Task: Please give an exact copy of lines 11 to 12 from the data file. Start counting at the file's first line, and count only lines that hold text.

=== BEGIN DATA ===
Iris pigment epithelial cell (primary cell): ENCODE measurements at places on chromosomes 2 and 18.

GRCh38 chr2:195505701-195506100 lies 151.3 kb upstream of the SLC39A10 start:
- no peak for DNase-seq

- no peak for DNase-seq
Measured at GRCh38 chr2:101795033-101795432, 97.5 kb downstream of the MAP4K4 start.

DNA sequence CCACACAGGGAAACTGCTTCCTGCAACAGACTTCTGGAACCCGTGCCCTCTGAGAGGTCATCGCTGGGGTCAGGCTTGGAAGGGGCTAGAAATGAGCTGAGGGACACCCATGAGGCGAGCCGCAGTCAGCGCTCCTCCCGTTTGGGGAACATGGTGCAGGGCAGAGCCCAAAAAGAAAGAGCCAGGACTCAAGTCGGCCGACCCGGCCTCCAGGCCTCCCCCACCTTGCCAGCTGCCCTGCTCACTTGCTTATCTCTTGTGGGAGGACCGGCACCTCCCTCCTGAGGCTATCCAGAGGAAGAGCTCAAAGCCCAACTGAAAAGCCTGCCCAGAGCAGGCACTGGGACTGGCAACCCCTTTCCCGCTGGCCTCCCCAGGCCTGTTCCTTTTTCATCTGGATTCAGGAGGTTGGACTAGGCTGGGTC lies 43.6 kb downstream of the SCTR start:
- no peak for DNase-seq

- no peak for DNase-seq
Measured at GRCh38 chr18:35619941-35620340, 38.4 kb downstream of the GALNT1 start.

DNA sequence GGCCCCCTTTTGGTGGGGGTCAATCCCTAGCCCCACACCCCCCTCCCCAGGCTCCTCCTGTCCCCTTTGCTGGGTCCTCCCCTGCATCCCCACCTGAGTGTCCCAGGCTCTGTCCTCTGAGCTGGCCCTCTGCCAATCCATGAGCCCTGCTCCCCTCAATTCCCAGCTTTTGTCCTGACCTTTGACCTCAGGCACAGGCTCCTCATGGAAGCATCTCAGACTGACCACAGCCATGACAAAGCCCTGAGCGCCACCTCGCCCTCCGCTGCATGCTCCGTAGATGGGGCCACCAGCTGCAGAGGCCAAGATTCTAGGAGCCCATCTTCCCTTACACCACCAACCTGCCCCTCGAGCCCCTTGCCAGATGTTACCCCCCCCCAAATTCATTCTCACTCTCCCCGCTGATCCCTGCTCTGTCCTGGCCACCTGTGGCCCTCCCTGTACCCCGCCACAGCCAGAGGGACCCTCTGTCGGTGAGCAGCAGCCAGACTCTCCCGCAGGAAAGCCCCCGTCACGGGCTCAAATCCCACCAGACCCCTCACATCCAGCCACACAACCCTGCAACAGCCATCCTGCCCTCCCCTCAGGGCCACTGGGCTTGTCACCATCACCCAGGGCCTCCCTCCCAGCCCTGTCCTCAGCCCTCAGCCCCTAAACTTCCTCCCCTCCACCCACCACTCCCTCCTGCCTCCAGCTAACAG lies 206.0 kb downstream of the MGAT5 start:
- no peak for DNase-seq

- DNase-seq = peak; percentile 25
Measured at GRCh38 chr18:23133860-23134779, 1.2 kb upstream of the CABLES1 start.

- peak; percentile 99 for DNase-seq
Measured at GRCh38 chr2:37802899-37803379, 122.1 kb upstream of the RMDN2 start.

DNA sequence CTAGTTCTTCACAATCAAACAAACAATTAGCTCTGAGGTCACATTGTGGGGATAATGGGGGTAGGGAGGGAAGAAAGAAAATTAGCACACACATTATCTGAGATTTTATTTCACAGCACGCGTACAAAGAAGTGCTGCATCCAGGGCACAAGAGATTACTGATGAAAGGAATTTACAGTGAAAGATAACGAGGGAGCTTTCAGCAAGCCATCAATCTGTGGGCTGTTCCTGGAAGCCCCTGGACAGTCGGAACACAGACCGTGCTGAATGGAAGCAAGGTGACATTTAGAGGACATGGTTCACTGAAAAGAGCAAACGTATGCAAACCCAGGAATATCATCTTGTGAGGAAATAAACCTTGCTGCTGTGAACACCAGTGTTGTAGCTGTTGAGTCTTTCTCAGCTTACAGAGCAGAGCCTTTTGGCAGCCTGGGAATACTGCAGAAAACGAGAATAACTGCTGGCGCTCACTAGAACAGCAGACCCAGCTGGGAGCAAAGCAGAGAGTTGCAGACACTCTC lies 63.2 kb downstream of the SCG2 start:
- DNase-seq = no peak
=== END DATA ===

- no peak for DNase-seq

- DNase-seq = peak; percentile 25